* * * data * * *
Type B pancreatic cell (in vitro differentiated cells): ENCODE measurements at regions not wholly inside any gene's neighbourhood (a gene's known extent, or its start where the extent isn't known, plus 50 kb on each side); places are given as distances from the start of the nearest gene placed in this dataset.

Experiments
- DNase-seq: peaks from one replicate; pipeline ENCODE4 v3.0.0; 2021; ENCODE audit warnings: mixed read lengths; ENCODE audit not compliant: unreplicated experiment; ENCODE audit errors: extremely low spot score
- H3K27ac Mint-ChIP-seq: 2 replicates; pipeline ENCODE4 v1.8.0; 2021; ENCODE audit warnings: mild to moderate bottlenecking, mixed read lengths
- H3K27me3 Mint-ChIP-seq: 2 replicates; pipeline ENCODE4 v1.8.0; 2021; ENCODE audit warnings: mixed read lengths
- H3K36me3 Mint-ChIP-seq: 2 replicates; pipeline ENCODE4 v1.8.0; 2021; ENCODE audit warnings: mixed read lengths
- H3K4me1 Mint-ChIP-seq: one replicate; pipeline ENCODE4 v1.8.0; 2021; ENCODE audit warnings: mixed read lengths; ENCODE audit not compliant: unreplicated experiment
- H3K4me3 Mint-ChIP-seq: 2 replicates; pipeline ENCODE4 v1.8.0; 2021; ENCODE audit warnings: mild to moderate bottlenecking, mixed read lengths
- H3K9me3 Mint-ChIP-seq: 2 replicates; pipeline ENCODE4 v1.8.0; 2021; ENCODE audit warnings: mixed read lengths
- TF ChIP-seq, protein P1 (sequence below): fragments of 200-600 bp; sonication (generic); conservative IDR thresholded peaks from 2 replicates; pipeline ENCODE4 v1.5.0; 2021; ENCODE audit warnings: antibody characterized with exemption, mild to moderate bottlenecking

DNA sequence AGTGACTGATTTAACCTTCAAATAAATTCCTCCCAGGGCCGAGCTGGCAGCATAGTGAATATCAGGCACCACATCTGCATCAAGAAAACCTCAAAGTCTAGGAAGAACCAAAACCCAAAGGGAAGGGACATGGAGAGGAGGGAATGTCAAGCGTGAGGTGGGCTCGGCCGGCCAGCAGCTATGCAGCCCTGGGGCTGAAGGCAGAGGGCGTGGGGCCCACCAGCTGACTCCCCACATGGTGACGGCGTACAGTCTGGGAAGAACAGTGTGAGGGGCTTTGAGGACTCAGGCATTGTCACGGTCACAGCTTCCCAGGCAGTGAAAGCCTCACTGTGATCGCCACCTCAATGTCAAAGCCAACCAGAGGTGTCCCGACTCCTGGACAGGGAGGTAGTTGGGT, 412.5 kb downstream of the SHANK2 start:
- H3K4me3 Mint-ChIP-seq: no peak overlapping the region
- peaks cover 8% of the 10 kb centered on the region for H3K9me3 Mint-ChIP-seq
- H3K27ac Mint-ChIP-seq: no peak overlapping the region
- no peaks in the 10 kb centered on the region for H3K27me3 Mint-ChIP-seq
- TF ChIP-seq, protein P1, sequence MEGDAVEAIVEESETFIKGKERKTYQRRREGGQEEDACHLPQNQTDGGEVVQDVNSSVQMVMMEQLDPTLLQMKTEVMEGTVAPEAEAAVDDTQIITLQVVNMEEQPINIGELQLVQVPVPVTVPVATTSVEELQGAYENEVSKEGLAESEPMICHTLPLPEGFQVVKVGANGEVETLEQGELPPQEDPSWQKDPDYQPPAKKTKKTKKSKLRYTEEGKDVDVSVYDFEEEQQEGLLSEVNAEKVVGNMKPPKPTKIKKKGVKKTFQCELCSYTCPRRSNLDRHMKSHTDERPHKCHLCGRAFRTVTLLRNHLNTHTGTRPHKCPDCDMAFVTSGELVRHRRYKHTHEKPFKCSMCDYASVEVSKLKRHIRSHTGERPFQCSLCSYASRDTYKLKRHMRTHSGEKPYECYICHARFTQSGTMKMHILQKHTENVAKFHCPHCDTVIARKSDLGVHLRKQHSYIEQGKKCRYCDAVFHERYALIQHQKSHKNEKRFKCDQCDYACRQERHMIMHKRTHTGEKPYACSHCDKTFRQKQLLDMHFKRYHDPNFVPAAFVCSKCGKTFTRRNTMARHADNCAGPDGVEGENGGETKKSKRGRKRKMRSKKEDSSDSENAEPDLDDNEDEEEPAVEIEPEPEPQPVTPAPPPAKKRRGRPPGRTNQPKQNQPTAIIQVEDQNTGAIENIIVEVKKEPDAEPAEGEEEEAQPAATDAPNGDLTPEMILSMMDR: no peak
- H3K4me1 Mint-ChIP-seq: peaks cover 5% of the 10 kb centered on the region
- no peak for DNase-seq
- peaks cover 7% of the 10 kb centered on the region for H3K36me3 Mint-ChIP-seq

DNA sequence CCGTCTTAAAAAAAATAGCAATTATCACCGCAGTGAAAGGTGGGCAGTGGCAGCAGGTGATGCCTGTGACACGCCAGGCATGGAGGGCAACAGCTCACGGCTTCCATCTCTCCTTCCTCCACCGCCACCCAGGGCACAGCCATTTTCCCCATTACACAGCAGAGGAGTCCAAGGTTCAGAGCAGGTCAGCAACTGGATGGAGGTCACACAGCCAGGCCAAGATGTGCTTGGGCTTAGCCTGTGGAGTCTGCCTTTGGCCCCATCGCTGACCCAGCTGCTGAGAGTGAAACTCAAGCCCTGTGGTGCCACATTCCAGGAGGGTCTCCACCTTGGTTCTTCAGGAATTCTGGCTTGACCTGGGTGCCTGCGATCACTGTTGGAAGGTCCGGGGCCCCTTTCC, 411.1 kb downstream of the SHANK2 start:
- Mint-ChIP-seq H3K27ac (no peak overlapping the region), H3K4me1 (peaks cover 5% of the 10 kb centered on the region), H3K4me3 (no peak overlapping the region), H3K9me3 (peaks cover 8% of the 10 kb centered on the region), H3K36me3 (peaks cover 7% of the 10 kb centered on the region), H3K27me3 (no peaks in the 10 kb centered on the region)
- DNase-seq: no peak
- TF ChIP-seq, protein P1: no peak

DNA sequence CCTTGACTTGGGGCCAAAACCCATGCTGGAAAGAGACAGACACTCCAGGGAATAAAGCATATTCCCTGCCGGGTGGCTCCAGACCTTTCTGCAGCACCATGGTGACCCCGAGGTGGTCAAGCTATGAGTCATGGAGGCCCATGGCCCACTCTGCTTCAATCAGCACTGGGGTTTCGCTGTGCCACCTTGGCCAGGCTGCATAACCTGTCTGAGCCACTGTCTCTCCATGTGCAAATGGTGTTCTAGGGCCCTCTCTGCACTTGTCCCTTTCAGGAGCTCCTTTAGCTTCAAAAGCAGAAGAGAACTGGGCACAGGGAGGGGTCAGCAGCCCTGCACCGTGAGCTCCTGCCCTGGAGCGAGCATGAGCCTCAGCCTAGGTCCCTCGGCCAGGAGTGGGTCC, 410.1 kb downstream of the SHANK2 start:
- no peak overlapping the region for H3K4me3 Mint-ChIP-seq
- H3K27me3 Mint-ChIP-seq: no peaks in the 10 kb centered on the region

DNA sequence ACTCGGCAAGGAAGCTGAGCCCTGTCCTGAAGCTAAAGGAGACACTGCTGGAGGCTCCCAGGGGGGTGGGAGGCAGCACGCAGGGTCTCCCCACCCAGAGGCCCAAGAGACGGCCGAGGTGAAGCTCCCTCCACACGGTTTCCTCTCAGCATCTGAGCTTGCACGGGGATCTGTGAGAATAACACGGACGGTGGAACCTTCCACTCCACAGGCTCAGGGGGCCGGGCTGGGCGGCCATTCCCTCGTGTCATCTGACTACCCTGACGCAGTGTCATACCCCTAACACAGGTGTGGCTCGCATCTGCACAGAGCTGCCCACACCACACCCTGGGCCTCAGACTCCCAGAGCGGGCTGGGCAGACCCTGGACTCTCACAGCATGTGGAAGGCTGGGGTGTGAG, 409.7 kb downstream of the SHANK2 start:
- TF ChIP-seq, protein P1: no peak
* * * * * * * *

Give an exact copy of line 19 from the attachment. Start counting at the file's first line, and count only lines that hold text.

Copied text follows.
- peaks cover 7% of the 10 kb centered on the region for H3K36me3 Mint-ChIP-seq